Anyway, my reason for taking a blacksmithing class was to make a sword.  As a letter opener was as close to a sword as I was going to get, I made mine a bit larger than my classmates'.

My cosplay: Captain Hammer from Dr. Horrible, fused with Leonardo from Teenage Mutant Ninja Turtles, wearing Michaelangelo's headband, after forty years of  a sedentary lifestyle.
 Just kidding.  That was one the teachers did for fun.  Here's my letter opener.

 Fun quiz: What's this?

Is it the Loch Ness Monster?

No, it's the end of my letter opener (my camera can't focus that close up).  I made the metal too thin and it curled over.  Now I can open folded envelopes.

[Hevydd, the blacksmith's] eye fell on Taran's empty scabbard.  "Once, it would seem you bore a blade."

"Once I did," Taran answered. "But it is long gone, and now I journey weaponless."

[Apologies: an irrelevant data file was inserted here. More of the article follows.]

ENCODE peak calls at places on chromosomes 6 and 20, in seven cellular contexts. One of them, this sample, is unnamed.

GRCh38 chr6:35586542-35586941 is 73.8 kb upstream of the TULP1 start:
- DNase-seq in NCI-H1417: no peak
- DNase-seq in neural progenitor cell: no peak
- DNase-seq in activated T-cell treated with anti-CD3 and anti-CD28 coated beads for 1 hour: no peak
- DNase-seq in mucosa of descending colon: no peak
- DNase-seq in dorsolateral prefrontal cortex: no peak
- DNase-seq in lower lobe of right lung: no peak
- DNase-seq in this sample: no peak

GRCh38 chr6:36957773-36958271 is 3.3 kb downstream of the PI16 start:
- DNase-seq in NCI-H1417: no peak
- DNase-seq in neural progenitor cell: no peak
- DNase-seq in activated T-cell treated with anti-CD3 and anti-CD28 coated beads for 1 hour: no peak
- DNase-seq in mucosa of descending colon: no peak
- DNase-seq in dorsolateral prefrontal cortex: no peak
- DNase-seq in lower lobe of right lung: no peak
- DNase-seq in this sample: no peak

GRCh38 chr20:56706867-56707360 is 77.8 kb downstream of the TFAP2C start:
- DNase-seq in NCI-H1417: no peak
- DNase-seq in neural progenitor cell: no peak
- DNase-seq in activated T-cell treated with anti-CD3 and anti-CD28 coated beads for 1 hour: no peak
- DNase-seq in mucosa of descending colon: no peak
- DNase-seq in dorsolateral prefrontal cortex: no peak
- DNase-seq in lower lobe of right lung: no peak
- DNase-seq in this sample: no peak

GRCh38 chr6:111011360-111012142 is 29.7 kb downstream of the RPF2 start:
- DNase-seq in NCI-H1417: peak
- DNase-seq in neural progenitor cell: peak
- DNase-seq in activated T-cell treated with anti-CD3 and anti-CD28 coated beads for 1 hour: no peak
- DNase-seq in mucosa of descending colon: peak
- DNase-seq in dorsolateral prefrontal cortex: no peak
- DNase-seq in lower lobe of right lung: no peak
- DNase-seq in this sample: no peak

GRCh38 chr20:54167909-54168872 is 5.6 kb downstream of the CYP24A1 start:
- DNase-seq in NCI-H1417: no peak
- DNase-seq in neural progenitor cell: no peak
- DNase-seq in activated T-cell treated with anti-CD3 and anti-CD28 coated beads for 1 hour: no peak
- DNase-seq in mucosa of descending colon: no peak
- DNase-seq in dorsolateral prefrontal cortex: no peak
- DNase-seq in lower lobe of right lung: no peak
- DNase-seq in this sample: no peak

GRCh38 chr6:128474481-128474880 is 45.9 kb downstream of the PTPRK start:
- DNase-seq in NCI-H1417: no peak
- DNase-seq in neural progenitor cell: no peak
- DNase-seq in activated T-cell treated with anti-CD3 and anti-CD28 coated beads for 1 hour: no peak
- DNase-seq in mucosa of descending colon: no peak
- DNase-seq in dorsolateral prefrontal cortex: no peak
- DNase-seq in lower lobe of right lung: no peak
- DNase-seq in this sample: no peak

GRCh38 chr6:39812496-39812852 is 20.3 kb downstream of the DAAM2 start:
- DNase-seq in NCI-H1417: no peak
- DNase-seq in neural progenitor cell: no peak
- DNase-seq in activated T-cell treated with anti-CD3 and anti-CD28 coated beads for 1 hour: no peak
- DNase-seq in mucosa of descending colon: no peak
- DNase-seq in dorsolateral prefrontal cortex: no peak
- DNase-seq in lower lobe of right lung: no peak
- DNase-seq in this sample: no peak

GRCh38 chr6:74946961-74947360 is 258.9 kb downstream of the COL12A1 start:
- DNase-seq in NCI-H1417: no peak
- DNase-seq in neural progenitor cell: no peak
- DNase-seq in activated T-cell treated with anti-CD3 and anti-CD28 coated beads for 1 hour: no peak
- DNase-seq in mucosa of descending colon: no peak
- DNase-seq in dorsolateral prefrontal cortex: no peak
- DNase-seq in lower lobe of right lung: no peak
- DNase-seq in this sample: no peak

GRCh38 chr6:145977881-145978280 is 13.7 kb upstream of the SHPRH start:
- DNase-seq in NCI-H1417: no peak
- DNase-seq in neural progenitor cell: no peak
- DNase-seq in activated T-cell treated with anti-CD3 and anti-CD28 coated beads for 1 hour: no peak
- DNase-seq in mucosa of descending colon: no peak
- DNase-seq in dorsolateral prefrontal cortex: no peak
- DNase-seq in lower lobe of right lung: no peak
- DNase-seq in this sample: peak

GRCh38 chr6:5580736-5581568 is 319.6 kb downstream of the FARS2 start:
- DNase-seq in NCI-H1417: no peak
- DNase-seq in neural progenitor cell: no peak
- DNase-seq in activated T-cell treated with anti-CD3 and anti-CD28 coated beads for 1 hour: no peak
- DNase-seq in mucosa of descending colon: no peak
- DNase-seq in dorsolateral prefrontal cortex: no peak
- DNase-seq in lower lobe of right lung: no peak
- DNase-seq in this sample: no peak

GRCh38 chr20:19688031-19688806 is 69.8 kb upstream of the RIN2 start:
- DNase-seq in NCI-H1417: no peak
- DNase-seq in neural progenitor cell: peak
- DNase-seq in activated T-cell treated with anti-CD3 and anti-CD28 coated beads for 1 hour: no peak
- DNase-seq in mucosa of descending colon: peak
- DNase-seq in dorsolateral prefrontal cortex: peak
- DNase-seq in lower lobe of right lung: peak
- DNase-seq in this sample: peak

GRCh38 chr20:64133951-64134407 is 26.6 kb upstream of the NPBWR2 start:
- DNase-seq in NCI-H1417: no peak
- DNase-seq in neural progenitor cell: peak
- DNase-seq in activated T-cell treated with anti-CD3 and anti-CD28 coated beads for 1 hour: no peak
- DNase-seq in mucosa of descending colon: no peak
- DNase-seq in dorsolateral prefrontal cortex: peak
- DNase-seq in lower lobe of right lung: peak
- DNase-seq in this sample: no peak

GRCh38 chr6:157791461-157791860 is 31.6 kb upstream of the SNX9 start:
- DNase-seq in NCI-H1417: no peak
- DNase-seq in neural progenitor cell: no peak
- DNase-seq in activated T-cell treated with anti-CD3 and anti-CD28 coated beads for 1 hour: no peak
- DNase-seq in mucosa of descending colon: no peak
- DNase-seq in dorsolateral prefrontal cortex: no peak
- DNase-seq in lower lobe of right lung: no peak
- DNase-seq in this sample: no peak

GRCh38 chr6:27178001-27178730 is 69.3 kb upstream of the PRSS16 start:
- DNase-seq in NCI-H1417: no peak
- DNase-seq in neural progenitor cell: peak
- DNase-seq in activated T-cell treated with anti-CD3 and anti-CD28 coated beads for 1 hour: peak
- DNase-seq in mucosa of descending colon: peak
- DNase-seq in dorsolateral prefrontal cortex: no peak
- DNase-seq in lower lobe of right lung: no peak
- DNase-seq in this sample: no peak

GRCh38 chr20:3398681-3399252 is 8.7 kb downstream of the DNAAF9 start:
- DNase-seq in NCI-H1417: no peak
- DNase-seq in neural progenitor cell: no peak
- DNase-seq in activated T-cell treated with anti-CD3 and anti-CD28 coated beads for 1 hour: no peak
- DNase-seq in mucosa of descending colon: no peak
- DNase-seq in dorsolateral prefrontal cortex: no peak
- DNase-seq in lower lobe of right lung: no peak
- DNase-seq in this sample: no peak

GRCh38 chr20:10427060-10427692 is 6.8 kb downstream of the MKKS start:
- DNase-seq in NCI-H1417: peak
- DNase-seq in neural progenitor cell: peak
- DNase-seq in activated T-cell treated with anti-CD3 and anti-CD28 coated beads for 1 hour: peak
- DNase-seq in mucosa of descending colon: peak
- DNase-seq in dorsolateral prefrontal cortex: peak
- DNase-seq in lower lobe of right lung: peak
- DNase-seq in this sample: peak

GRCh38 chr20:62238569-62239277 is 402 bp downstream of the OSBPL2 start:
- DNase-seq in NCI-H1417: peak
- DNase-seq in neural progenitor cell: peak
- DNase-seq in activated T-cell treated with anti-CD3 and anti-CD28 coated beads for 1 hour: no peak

"Then you shall make a sword," commanded Hevydd.

The blade he shaped seemed to him ugly, dinted, and scarred, without the fair proportions of the old one, and he would have cast it aside had not the smith ordered him to finish it.

He flung out a burly arm toward a wooden block in a corner of the forge. "Strike hard," Hevydd commanded.  "The flat, the edge, and the point."

Taran strode to the block and raised the sword.  Doing his best to shatter the ungraceful weapon, he brought it down with all his strength. The blade rang like a bell.  The block split in two.

"Now," said Hevydd quietly, "that's a blade worth bearing."

"It's not a noble weapon, and thus it suits me all the more," Taran laughed.

Taran Wanderer by Lloyd Alexander